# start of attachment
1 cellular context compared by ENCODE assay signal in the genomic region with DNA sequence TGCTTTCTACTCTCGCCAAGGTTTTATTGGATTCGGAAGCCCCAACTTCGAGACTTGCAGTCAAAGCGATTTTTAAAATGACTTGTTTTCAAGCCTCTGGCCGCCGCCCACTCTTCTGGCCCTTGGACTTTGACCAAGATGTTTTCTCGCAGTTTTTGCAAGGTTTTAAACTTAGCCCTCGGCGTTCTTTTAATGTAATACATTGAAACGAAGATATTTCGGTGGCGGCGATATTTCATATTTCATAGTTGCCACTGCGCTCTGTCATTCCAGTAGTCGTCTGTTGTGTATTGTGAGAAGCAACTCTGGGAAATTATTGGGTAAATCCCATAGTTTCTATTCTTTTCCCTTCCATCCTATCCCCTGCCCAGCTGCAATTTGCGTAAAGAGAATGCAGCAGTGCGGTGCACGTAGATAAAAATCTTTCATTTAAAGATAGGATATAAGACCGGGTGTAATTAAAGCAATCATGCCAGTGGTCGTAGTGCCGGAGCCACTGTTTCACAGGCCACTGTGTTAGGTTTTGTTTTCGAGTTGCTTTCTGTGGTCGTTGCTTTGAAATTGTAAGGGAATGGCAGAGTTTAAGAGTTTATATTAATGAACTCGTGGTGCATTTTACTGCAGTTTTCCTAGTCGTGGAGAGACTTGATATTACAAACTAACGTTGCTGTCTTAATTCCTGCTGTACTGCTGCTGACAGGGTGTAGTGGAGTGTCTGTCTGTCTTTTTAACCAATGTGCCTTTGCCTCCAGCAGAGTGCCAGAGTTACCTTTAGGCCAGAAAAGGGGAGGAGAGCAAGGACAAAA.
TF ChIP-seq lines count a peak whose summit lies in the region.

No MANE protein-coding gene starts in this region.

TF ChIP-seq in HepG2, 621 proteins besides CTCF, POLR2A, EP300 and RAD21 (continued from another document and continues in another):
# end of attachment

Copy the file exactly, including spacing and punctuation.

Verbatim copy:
1 cellular context compared by ENCODE assay signal in the genomic region with DNA sequence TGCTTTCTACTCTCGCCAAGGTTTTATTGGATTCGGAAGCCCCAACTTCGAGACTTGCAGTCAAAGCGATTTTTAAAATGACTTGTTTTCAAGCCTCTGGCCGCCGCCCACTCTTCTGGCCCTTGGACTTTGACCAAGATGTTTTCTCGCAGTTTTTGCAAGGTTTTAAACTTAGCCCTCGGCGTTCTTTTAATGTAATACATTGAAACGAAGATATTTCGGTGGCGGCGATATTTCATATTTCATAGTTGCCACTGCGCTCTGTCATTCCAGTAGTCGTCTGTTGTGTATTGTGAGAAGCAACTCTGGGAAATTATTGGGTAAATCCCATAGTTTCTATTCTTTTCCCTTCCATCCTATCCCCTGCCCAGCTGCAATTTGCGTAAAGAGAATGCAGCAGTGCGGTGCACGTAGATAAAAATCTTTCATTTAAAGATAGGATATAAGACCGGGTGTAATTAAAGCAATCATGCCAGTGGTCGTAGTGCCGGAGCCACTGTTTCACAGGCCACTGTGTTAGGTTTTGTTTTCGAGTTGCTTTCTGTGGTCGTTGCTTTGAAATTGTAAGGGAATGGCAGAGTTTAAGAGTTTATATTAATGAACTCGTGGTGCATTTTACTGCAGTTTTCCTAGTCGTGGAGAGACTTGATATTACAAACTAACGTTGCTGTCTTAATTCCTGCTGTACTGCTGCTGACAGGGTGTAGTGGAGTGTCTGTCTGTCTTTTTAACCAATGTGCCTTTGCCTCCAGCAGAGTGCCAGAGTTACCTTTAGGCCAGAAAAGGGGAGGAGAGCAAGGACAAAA.
TF ChIP-seq lines count a peak whose summit lies in the region.

No MANE protein-coding gene starts in this region.

TF ChIP-seq in HepG2, 621 proteins besides CTCF, POLR2A, EP300 and RAD21 (continued from another document and continues in another):